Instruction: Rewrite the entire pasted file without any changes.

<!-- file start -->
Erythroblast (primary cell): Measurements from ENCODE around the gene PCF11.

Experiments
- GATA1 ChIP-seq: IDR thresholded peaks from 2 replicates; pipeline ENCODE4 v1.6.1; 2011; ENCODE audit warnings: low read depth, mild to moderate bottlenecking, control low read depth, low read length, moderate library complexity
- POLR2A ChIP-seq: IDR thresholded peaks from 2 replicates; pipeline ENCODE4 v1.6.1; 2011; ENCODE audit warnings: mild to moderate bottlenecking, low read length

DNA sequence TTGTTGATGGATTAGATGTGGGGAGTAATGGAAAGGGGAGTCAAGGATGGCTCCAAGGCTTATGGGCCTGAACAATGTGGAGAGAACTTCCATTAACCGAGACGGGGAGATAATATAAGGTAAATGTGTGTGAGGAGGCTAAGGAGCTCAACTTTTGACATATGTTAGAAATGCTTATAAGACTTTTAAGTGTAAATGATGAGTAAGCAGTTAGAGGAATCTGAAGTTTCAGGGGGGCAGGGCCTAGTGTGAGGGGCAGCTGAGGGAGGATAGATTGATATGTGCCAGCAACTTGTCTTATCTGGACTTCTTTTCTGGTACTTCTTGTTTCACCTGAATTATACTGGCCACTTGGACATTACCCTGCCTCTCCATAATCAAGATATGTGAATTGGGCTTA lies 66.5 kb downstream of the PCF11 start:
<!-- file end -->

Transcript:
Erythroblast (primary cell): Measurements from ENCODE around the gene PCF11.

Experiments
- GATA1 ChIP-seq: IDR thresholded peaks from 2 replicates; pipeline ENCODE4 v1.6.1; 2011; ENCODE audit warnings: low read depth, mild to moderate bottlenecking, control low read depth, low read length, moderate library complexity
- POLR2A ChIP-seq: IDR thresholded peaks from 2 replicates; pipeline ENCODE4 v1.6.1; 2011; ENCODE audit warnings: mild to moderate bottlenecking, low read length

DNA sequence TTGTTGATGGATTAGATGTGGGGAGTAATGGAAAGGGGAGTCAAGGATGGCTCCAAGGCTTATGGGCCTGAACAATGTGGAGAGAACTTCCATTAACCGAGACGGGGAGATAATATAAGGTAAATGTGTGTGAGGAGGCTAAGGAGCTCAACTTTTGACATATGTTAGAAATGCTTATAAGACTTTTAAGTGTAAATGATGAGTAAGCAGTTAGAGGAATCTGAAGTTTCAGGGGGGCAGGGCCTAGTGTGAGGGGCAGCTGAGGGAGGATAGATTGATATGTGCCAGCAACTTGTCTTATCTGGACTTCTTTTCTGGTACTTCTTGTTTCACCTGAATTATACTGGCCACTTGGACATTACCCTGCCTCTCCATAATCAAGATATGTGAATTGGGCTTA lies 66.5 kb downstream of the PCF11 start: